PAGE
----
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“In a space where mediocrity is celebrated and featured, I want to make a difference” – In Conversation With Sumedh K

Based in Bengaluru, Sumedh K is an emerging singer/songwriter from the Kannada indie industry. Seamlessly blending Indian classical and folk elements with contemporary production and sound design, his music is often introspective and explorative. Talking to us about his latest release ‘Anumati,’ the artist took us on his journey so far. 


1. Tell us a bit about your project. How did you begin your journey as a singer-songwriter?

Ever since I took up music production and composition in 2018, I’ve been wanting to make thematic albums, genre-bending arrangements and so much more. It’s been 6 years since I recorded my first multitrack on a cheap android tablet. Since then, I’ve had influences from Carnatic, Hindustani and Western classical schools through both learning and listening. Music is a very integral part of my life and will continue to be so.

2. Which bands/artists were your first love and who is your biggest influence?

I was (like all other artists with a little bit of vocal training) aiming at becoming a “singer” figure as an artist. That quickly changed when I listened to Charan Raj and his discography in Kannada film music. His programming prowess and attention to detail impacted me so much that I pushed myself into bringing music production and sound design into the Kannada indie-scape. So, he would be my first major influence.

The second would probably be Charlie Puth. I related to him a lot, being a one-man band, singing, writing and producing all of my stuff. But besides that, I really loved his One Track Mind and Voicenotes. His mixing was at that point a utopian standard for me, it probably still is.

3. You recently released a single, ” Anumati.” Tell us a bit about it. What’s the song about?

Anumati was a really fun track for me to make. I was looking for storytelling ideas to make some music, when I used ChatGPT to give me prompts for a Kannada track, among the ones it gave me was something like “The love story of an Uber Driver in raga malkauns”.This felt like an interesting premise and idea.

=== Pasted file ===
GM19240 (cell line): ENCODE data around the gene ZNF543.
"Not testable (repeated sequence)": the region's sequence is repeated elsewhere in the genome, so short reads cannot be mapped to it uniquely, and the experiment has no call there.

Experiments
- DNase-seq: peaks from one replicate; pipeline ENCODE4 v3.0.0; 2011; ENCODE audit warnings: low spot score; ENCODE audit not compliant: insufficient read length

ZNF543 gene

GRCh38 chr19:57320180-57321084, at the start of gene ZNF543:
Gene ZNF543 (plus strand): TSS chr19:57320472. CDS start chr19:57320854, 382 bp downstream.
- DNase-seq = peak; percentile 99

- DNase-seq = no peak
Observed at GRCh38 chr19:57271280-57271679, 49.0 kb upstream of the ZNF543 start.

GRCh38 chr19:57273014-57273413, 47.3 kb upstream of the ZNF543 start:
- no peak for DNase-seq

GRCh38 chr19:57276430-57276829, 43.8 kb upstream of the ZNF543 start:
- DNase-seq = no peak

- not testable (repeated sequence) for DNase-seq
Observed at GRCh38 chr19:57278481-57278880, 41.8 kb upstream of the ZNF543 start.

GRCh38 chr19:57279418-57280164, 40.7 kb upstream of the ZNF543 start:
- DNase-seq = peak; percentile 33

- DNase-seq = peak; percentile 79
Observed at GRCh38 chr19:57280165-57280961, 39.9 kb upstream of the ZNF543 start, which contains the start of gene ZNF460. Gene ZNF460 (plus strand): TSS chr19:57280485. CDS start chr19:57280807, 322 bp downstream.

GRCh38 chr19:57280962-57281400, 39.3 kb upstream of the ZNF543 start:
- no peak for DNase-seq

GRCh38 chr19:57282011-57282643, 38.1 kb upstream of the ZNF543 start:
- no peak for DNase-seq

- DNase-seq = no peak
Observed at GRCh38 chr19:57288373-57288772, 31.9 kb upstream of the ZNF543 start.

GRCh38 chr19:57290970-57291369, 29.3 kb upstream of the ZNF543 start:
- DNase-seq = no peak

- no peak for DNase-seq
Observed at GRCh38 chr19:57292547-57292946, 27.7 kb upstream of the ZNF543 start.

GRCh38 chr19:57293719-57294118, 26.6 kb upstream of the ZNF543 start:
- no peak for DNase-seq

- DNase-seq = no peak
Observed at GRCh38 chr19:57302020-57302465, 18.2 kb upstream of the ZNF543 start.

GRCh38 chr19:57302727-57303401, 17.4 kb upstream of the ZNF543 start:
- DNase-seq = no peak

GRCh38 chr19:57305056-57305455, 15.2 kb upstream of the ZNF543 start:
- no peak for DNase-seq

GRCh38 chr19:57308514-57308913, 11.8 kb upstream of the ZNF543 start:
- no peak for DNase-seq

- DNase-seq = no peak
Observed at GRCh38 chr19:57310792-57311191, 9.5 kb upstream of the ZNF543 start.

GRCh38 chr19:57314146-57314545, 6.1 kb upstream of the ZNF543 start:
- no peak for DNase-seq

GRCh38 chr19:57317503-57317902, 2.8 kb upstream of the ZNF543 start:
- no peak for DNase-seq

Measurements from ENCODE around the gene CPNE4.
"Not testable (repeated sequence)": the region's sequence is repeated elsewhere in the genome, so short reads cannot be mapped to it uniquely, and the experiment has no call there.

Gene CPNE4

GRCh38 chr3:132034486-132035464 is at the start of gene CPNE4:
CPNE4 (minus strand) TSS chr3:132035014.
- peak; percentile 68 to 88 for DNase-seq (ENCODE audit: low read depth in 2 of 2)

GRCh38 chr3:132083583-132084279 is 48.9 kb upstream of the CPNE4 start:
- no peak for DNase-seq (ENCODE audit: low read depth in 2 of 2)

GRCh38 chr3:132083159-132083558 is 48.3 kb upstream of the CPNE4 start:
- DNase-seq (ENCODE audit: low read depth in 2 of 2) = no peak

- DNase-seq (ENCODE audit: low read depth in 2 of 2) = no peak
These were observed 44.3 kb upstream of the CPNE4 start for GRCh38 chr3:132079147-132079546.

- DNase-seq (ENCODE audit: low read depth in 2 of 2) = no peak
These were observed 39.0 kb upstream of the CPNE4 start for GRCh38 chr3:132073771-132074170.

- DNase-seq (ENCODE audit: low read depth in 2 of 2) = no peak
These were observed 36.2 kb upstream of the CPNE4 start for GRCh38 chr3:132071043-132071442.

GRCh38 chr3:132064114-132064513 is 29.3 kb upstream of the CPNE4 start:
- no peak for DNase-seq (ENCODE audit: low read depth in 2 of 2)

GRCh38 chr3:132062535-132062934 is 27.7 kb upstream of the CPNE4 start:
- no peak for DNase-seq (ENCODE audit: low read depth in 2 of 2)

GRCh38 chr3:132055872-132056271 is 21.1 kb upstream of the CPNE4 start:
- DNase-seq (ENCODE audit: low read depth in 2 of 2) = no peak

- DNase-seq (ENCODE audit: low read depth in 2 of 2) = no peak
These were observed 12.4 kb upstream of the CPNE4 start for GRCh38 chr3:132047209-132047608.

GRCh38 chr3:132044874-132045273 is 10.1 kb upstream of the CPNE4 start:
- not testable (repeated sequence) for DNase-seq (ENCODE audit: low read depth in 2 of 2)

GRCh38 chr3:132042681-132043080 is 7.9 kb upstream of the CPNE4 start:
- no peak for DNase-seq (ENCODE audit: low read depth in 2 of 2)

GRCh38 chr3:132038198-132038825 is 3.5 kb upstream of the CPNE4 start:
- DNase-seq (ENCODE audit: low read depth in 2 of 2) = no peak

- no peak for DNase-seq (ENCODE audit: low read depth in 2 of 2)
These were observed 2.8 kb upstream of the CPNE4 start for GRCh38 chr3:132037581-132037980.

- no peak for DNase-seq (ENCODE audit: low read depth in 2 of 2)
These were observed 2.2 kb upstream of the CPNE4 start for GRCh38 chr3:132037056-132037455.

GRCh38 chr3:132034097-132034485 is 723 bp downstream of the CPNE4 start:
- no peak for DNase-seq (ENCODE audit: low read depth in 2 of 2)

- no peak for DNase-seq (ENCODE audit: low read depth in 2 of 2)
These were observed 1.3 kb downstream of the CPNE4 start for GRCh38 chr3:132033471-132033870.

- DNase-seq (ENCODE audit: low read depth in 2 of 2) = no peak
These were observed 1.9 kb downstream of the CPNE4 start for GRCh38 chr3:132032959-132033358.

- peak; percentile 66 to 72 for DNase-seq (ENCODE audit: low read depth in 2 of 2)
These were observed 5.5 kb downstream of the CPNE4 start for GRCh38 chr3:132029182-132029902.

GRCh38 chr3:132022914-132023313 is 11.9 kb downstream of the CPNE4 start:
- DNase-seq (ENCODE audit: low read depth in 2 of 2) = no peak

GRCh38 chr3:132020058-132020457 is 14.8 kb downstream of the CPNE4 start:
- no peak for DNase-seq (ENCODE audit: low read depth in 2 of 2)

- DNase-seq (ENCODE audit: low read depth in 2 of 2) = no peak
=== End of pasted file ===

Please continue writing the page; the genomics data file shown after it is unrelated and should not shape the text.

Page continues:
So, I went on with my usual process, producing and writing lyrics on the go. The track is in the minor scale, touching a bit of the Dorian mode, the drop being loosely based in Malkauns raga. I also ended up using some of Aditya Vinodh’s violin performance in Darbari Raga that was recorded for Mitra Hegde’s track that I co-programmed (Ninnane). I used a lot of hybrid sound in Anumati, including car foley and other ear-candy elements that also served the storytelling

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4. What is your music-making and recording process like?

Some very special songs come almost fully developed to me (inexplicably). Then I get on my DAW and just lay it down as it was, add some spice and finish. But that is very rare. My usual process goes in two possible ways, it either starts in the DAW when I’m sound designing for practice or it is some lyrical idea really intrigues me, so I extrapolate that into a composition and then produce the track. I usually record my vocals as soon as the specific parts have the skeleton arrangement, then I build on them after recording the entire song. Once that is done, I take 2 days of break to prevent ear fatigue and judgement errors. Then, I mix and master the track and plan for the release.

5. Tell us a bit more about your upcoming EP ‘Kolahala.’

Kolahala to me is a statement. In a space where mediocrity is celebrated and featured heavily, I want to make a difference and I know that I have everything in me to do that. Kannada independent music is a narrow, bland and below average space at the moment. This could be controversial, but there is borderline degeneracy at full display and the people are happily consuming it for unknown reasons. Quality music and art is scarce, with hardly a handful of artists even trying to push boundaries.